If you are a UK citizen and resident in Germany on the final date of the Transition period (currently 31st December 2020), the Withdrawal Agreement accords you rights. Your partner and dependents may also be accorded rights as a result of yours. For more information on the Withdrawal Agreement and what rights it covers (https://britishineurope.org/)

 More information on Germany’s Gesetzentwurf

If you are interested to look at the actual text of the Gesetzentwurf, you can find it here. Health warning: it is written in quite ‘technical’ German legal form and covers not only the position of UK citizens but also some other changes which Germany wishes to include in its law on EU citizens’ rights.

British in Germany e.V. 

April 2020  (updated June 2020)

 

Driving in Germany after Brexit Transition

Are you still driving on a UK driving licence? If you live in Germany and intend to drive here after the end of Transition, then you need to exchange your UK driving licence for a German one as soon as possible.

The UK government website below confirms that you may continue to drive on your UK driving licence until the end of Transition. But after Transition the rules for third country nationals will apply. Transition is expected to end on 31st December, 2020.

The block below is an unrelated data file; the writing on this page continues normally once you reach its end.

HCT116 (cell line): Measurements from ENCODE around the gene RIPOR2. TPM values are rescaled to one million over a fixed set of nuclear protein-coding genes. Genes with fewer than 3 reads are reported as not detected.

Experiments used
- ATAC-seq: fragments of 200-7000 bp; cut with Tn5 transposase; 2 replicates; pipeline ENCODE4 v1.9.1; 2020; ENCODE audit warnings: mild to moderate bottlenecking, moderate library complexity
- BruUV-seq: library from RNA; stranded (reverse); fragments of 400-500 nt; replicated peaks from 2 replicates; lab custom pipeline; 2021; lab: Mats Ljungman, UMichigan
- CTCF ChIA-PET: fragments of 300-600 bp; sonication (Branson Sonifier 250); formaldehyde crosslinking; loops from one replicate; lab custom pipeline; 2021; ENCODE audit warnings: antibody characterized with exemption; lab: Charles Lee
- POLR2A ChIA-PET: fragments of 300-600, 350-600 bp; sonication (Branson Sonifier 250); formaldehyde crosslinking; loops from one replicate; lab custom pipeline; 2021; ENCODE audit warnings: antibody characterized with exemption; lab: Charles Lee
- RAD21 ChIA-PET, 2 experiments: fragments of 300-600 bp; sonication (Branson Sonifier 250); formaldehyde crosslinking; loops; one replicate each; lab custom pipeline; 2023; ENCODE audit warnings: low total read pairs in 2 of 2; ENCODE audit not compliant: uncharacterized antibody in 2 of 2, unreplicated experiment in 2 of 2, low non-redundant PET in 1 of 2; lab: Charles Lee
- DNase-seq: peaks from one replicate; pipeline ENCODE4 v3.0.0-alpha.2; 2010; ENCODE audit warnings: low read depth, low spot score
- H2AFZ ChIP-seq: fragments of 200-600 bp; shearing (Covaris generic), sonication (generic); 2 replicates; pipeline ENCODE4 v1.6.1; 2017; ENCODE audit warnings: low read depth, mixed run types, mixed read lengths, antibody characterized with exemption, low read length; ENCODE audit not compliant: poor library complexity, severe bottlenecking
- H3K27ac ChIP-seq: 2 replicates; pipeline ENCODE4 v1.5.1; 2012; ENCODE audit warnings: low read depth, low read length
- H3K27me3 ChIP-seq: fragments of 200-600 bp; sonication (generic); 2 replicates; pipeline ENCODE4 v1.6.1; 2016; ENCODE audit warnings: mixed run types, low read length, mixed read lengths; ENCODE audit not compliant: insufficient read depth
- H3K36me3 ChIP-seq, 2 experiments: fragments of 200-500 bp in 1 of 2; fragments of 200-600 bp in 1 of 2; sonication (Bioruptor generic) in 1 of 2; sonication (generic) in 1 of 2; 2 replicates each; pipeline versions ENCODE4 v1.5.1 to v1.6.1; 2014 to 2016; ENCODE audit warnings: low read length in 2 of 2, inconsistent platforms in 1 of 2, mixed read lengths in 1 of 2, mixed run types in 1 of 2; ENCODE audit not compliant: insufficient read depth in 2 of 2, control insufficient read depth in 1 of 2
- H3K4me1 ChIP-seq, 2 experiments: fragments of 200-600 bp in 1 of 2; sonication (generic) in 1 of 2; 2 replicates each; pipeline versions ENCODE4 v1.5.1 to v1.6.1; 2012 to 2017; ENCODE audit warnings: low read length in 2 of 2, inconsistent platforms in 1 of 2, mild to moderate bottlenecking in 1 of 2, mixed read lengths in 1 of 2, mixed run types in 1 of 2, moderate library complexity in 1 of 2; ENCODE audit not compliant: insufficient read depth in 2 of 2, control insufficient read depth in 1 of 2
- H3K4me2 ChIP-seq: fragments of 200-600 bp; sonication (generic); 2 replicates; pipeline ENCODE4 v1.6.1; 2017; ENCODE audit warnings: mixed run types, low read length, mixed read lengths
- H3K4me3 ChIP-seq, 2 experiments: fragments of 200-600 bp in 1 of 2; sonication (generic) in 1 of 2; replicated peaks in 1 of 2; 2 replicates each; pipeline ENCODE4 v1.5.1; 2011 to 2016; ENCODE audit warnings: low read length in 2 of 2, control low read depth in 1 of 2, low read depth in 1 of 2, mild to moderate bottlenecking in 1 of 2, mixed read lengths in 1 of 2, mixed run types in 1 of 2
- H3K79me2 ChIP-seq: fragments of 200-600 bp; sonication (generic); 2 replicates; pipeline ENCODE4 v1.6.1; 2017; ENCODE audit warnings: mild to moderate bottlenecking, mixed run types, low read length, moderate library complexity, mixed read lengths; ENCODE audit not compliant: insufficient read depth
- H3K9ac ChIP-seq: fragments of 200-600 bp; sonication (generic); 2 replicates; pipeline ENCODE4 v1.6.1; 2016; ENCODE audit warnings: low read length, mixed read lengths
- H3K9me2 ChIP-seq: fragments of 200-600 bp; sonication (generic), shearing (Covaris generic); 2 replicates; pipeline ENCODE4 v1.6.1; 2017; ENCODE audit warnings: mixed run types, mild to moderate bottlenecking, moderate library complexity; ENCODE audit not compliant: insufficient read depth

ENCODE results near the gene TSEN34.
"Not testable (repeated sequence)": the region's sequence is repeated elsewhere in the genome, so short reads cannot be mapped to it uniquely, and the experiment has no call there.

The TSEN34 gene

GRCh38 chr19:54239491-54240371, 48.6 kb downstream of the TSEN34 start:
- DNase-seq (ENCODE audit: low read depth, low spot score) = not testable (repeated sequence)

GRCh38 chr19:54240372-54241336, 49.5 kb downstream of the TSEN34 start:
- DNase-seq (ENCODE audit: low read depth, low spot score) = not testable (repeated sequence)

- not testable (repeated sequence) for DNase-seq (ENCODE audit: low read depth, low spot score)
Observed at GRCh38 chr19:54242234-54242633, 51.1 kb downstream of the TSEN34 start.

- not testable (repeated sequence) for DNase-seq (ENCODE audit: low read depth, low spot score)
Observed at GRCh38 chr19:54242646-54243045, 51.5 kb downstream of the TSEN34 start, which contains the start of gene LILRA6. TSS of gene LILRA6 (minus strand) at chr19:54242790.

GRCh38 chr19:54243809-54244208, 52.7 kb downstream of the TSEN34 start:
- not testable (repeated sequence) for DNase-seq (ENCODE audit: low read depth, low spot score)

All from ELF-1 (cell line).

https://www.gov.uk/guidance/driving-in-the-eu-from-1-january-2021-uk-licence-holders-living-in-the-eu

What do you need to do to exchange your licence?

– Get your application in as soon as possible and in any case before the end of Transition.

– To apply, contact the “Führerscheinstelle” at your local Kreisverwaltung.

– Read the current fact sheets (in English) from the German Federal Ministry of Transport on driving licences (see links below – they contain a lot of extra detail).

What if you return to live in the UK later?

The UK government website guidance on Living in Germany states that if you return to the UK in future, you can exchange your German driving licence for a UK licence without taking another test .

https://www.gov.uk/guidance/living-in-germany

New test requirement?